Effects of Sulfate Fertilizer on Rice Yield cv. Sakol Nakhon and Global Warming Potential
Jamnong Tragoolram and Patcharee Saenjan
Ammonium phosphate sulfate fertilizer (16-20-0, 42% SO4) is widely used by the Thai rice farmers. Sulfate’s inhibition of methanogenesis in flooded paddy soil has been reported by many scientists in previous years. This study aimed to investigate the effect of different rates of sulfate (SO4) on rice yield, seasonal methane emission (SME) and global warming potential (GWP). The experiment was conducted in a farmer’s rice field in Khon Kaen, Northeast Thailand, during the dry season of 2011. Ammonium phosphate sulfate fertilizer was used as the main source of sulfate at the rates of 0, 100, 200, and 300 kg SO4 ha-1. All plots with SO4 were adjusted to have the same amount of N, P2O5 and K2O. The control plot had neither SO4 nor fertilizers. The experiment was laid out in randomized complete block design (RCBD) with four treatments and three replications. Methane emissions were measured in one week intervals during the growing season, and calculated as SME and GWP. Rice yields were also measured. The results showed that the application of fertilizer containing SO4 gave higher yields with a range of 7.7 – 8.4 t ha-1; four times that of the control with no fertilizer. The application of sulfate had no distinguishable effect on SME and GWP reduction in silty-clay rice soil.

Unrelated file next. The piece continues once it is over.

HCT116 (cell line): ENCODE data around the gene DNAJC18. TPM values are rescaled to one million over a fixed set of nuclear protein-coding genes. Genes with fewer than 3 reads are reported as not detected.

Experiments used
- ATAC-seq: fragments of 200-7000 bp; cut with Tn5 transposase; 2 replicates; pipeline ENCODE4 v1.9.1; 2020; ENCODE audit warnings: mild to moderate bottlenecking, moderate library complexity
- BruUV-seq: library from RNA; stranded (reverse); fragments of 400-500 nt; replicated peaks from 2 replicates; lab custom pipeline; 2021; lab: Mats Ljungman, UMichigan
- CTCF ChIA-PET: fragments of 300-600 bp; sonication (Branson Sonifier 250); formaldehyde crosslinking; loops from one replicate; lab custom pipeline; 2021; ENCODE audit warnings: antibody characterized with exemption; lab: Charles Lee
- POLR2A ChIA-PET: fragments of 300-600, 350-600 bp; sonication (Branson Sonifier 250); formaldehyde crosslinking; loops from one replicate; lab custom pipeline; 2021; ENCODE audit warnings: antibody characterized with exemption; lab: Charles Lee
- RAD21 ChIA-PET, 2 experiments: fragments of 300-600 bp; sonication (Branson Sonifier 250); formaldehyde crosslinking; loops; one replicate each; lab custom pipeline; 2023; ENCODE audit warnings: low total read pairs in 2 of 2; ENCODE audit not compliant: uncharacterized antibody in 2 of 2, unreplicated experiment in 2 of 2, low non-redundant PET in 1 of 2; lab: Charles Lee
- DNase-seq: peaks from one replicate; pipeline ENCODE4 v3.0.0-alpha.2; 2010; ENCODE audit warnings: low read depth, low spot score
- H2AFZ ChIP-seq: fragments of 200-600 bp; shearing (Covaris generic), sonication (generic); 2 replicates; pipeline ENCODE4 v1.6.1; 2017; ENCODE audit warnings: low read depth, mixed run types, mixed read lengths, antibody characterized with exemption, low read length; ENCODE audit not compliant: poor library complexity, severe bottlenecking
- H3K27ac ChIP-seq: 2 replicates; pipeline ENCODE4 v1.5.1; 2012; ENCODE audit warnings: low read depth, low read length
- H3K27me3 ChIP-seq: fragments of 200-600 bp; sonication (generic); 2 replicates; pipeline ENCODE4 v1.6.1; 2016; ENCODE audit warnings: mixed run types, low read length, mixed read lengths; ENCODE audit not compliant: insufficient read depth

Keyword:sulfate, rice yield, methane, GWP.